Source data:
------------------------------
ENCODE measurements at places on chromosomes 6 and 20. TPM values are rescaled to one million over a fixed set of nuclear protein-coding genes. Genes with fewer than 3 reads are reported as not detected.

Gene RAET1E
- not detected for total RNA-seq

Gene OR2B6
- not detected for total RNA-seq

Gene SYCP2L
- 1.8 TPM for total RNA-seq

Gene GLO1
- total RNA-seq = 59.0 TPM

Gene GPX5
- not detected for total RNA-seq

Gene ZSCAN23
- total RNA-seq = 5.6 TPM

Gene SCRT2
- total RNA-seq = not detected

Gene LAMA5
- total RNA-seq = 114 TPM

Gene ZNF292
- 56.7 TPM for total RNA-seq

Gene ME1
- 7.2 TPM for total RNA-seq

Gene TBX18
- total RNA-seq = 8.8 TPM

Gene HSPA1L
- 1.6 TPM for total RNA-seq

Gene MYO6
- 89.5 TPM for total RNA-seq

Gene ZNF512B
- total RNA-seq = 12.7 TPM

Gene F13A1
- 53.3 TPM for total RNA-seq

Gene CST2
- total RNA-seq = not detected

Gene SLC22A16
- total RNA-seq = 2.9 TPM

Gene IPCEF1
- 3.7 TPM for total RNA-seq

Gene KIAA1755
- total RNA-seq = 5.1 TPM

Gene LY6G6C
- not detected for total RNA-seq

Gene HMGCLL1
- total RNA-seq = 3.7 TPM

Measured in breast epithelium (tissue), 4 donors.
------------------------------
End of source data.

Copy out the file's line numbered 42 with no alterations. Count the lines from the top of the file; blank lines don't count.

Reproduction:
Gene HMGCLL1